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How to define website capacity and bottlenecks to increase performance

We’re excited to have Niels Henrik Sodemann, CEO and Co-Founder of our partner Queue-it on the blog today discussing website performance trends and the importance of addressing your sites bottlenecks.

Are you defining capacity correctly?

High-interest online retail campaigns or ticketing onsales, for example, can result in website outages that are highly costly in terms of both revenue and reputation.  Even though large investments are made in infrastructure, and the nature of end-user peaks are sporadic, outages continue to plague webshops.  This can be resolved by understanding capacity in a flow-based approach, which is critical when you plan for a timed release on a webshop. 

The traditional way of defining the capacity of a web-based system is by “number of concurrent users”.  This way of defining capacity is based on the assumption that end-users are spread throughout the entire user-journey.  However, it does not take users entering and exiting the user-journey into account.  Therefore, Queue-it uses a flow-based approach to capacity, derived from Little’s law.  A flow-based approach to understanding capacity centers on the idea that, at optimum over a longer period, the throughput per time unit in a given transactional system must have average inflow equal average outflow.  If average inflow is below average outflow, the capacity is not used. If inflow exceeds outflow, the system will congest.

Queue-it has now published our 2014 Performance Trend Report, which analyzes performance trends over the past year and also provides more insight into the flow-based approach to capacity and website bottlenecks.  Queue-it specializes in helping website owners manage end-user peak situations with an online queue system, designed to provide fairness and transparency to end-users while maintaining website performance and optimizing revenue.  You can see some highlights from the report here:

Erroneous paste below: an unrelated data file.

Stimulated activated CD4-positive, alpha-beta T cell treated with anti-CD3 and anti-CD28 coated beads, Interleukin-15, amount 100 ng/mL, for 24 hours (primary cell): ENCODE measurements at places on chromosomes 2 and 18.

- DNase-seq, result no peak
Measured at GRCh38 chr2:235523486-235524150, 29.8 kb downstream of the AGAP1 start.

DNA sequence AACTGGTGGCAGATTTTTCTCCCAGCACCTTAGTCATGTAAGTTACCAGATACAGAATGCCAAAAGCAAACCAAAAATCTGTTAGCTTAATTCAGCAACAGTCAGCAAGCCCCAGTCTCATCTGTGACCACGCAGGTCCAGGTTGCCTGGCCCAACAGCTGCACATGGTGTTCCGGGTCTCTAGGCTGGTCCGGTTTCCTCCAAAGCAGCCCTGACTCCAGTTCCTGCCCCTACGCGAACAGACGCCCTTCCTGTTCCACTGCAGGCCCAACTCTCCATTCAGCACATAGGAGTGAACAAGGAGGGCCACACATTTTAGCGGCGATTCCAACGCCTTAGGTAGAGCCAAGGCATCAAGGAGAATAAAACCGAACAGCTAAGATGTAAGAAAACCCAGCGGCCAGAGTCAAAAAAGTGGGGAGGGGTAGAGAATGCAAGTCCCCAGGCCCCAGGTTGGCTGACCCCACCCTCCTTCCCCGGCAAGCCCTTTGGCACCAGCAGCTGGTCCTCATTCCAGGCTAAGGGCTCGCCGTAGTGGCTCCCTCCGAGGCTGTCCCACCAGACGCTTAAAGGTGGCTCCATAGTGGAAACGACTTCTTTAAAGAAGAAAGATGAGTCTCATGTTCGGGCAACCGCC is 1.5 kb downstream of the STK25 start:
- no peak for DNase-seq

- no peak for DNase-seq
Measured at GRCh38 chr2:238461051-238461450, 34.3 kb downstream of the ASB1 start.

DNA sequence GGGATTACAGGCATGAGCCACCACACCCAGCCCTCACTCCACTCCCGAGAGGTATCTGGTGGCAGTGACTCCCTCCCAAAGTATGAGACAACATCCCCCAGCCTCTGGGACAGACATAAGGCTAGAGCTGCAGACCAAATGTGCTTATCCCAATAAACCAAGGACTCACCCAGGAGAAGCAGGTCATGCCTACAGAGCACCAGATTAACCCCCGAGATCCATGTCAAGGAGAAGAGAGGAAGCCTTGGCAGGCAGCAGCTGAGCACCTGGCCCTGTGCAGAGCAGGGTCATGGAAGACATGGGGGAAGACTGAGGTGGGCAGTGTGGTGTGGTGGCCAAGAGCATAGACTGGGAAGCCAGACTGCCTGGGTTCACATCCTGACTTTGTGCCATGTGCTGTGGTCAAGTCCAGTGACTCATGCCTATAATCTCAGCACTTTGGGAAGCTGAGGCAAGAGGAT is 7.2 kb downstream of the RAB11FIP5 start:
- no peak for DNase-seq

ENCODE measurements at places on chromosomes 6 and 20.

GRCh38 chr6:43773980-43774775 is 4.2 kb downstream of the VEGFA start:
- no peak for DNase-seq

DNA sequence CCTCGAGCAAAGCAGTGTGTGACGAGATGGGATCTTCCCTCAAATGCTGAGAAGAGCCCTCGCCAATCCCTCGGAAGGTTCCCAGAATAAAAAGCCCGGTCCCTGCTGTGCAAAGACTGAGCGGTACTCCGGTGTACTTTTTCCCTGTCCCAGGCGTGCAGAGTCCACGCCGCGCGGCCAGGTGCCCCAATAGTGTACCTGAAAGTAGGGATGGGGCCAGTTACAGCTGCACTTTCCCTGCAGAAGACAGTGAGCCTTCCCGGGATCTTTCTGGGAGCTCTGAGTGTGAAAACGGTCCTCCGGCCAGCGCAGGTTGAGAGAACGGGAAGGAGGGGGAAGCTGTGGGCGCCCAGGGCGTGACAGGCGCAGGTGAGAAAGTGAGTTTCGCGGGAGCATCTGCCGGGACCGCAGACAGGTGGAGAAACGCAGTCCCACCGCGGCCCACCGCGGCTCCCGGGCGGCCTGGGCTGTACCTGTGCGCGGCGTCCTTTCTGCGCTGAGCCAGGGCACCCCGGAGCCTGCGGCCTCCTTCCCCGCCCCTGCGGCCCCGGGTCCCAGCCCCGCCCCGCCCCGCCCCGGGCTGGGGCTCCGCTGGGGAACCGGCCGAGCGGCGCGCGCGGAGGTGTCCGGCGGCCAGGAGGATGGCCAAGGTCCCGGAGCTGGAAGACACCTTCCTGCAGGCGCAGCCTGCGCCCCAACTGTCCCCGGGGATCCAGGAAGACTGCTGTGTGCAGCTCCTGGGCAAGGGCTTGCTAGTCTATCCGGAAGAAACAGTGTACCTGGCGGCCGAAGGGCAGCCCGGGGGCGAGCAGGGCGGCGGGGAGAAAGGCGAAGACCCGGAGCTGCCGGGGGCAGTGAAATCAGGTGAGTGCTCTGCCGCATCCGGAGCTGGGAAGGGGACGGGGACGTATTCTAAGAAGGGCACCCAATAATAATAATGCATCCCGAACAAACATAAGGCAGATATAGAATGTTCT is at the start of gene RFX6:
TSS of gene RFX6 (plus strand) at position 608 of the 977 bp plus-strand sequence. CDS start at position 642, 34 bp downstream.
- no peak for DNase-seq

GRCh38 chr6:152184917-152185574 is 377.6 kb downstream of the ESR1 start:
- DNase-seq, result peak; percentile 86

Infographic

 

Do you know your main website bottlenecks?

These 2014 trends were noted by Queue-it experts to be due to the increasing size of online campaign days, and the growth of a multi-device preference by end-users in all industries. While major bottlenecks include web services and gateways, and databases, other bottlenecks to watch out for include web servers, internet connections, and your network infrastructure. In particular, payment systems seemed to cause some main issues to website performance, which is why webshops should also analyze their third party content and subsequent fourth party calls.

Third party content added on to your website can significantly affect website performance by either slowing down load time or breaking down completely during user influxes.  Fourth party calls are essentially calls from an authorized third party tag to a myriad of unauthorized websites, each of which can have redirects, are done over SSL, and add approximately 1-2 seconds of page load time. Therefore, website performance is greatly affected by a loss of webshop control with both website load time and overall security. Webshops should analyze their third party content and fourth party calls, and assess the website performance impact.

In preparation for your next big webshop campaign, remember to check your website performance against Queue-it’s recommendations to ensure that peak situations don’t cause any unwanted issues. To read more insights, click here to download the full report, or contact Queue-it for more information.

 

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